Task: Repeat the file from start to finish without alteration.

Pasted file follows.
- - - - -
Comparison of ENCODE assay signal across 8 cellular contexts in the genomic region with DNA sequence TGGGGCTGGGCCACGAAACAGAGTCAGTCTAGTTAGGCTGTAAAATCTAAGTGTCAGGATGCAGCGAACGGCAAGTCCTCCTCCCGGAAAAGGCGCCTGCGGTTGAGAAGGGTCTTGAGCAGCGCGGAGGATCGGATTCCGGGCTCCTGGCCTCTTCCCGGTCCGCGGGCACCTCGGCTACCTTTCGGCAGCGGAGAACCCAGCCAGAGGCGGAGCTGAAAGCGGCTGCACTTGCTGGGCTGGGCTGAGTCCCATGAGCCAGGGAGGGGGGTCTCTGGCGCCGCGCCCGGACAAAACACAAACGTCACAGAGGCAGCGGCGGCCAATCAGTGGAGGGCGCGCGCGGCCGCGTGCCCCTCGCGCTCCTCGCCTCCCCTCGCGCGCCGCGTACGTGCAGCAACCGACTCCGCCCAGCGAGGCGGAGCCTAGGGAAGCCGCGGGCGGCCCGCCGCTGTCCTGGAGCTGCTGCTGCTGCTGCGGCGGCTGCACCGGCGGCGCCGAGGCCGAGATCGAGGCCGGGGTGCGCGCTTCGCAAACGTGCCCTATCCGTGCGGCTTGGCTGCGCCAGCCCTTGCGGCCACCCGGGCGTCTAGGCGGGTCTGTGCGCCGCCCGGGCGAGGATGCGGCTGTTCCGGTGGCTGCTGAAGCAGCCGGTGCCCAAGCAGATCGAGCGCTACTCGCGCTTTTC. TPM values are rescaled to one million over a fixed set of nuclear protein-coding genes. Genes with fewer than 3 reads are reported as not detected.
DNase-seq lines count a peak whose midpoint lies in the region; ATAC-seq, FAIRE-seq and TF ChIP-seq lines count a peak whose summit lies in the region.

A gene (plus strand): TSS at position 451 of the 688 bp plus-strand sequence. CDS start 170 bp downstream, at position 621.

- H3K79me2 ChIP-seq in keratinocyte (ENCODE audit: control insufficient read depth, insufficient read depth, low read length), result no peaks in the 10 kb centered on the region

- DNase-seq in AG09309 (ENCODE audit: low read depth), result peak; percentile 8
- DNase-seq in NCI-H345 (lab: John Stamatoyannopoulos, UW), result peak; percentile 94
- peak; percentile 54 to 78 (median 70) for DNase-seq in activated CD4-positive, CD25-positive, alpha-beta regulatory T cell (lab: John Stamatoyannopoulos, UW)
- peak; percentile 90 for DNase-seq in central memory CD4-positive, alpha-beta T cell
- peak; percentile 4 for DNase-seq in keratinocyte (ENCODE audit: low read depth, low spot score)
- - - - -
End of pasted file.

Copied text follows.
Comparison of ENCODE assay signal across 8 cellular contexts in the genomic region with DNA sequence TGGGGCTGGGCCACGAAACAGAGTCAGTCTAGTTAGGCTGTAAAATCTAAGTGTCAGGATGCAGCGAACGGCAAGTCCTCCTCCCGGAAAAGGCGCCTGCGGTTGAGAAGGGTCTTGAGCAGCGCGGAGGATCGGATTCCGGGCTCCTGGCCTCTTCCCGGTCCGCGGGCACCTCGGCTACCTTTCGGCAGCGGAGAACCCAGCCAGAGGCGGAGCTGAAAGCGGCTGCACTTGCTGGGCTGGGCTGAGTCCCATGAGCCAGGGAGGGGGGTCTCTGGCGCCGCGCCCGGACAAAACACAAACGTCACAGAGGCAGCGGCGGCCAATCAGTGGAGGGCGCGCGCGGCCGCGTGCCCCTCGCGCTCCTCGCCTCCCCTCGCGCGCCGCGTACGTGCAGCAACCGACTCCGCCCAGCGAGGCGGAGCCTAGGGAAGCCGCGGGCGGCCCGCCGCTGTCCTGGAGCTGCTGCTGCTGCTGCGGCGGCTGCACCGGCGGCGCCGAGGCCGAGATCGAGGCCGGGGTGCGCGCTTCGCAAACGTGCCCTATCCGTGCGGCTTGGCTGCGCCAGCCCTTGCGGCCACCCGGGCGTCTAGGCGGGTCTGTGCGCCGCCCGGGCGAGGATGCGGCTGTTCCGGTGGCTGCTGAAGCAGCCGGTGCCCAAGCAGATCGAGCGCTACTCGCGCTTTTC. TPM values are rescaled to one million over a fixed set of nuclear protein-coding genes. Genes with fewer than 3 reads are reported as not detected.
DNase-seq lines count a peak whose midpoint lies in the region; ATAC-seq, FAIRE-seq and TF ChIP-seq lines count a peak whose summit lies in the region.

A gene (plus strand): TSS at position 451 of the 688 bp plus-strand sequence. CDS start 170 bp downstream, at position 621.

- H3K79me2 ChIP-seq in keratinocyte (ENCODE audit: control insufficient read depth, insufficient read depth, low read length), result no peaks in the 10 kb centered on the region

- DNase-seq in AG09309 (ENCODE audit: low read depth), result peak; percentile 8
- DNase-seq in NCI-H345 (lab: John Stamatoyannopoulos, UW), result peak; percentile 94
- peak; percentile 54 to 78 (median 70) for DNase-seq in activated CD4-positive, CD25-positive, alpha-beta regulatory T cell (lab: John Stamatoyannopoulos, UW)
- peak; percentile 90 for DNase-seq in central memory CD4-positive, alpha-beta T cell
- peak; percentile 4 for DNase-seq in keratinocyte (ENCODE audit: low read depth, low spot score)